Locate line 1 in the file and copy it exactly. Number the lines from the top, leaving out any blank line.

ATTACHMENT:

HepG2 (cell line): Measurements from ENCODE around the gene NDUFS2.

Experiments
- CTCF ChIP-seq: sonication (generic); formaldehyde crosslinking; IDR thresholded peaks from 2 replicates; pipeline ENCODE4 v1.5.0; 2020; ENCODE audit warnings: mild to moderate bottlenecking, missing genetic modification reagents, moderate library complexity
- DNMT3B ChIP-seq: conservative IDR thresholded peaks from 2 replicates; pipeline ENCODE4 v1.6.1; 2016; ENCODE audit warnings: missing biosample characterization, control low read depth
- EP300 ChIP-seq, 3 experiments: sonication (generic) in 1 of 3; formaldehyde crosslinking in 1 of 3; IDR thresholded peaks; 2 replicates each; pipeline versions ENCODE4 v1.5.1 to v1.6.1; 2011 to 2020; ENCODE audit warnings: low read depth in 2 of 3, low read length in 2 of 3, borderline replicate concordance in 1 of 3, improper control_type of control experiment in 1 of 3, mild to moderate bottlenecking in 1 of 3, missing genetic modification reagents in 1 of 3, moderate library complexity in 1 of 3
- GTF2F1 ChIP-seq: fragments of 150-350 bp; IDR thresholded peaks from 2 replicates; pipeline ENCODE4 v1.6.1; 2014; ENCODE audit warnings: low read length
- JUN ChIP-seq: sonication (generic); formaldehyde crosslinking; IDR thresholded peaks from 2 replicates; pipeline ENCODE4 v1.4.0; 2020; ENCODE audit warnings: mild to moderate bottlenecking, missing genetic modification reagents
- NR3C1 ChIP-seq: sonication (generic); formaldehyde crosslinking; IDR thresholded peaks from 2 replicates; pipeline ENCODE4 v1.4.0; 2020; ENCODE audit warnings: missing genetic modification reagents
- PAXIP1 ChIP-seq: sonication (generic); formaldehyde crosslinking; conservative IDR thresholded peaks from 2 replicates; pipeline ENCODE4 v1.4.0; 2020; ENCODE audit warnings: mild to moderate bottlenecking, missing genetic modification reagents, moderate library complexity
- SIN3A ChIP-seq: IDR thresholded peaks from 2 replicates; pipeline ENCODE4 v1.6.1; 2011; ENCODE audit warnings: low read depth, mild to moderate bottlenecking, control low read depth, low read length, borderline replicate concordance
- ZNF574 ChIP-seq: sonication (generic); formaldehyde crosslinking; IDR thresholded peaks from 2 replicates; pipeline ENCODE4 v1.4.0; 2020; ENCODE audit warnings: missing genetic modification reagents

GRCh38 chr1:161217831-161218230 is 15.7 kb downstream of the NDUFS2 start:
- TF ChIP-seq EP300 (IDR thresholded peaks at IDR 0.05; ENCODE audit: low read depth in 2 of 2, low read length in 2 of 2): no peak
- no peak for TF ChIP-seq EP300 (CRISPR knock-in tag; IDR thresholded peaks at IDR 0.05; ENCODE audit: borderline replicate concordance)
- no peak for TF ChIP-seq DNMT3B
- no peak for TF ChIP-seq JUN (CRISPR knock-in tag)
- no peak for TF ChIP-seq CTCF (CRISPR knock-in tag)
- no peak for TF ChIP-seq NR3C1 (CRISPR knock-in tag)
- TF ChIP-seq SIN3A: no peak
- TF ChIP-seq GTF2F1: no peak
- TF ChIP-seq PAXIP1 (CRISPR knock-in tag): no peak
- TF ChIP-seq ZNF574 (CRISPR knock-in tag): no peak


HepG2 (cell line): Measurements from ENCODE around the gene NDUFS2.